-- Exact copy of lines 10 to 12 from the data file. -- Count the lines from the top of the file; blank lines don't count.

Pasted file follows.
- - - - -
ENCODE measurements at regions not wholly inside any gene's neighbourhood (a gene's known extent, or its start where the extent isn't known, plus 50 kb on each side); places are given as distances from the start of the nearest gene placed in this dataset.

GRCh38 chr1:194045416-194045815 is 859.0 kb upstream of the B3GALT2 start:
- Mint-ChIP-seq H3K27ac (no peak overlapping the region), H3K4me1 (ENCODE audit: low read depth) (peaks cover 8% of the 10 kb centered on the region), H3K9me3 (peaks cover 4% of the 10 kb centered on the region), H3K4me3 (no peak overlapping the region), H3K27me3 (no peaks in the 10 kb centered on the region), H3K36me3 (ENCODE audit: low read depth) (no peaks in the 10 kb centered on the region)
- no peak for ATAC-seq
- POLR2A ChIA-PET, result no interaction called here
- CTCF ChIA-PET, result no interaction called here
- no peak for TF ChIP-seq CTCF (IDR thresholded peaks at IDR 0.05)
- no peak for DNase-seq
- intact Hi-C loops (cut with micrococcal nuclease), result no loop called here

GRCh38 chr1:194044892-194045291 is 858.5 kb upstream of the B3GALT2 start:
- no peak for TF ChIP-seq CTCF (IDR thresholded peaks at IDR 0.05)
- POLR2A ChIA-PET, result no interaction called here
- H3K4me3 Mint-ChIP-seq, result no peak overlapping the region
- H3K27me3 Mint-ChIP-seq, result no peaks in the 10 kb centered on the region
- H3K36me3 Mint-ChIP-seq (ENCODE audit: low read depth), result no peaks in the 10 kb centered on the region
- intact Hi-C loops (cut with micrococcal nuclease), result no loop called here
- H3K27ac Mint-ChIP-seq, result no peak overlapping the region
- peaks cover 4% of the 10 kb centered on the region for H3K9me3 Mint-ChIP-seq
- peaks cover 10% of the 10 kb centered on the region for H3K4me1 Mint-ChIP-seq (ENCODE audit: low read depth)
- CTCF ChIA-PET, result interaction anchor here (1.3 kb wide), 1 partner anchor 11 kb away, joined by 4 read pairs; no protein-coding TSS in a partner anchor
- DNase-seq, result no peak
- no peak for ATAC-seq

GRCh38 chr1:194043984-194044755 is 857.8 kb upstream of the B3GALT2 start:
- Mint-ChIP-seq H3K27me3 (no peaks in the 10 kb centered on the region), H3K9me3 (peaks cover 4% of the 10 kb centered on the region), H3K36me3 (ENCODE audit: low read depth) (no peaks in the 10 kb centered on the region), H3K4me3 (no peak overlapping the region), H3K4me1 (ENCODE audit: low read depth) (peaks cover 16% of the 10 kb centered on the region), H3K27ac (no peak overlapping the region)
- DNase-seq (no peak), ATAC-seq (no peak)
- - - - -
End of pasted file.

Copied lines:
GRCh38 chr1:194044892-194045291 is 858.5 kb upstream of the B3GALT2 start:
- no peak for TF ChIP-seq CTCF (IDR thresholded peaks at IDR 0.05)
- POLR2A ChIA-PET, result no interaction called here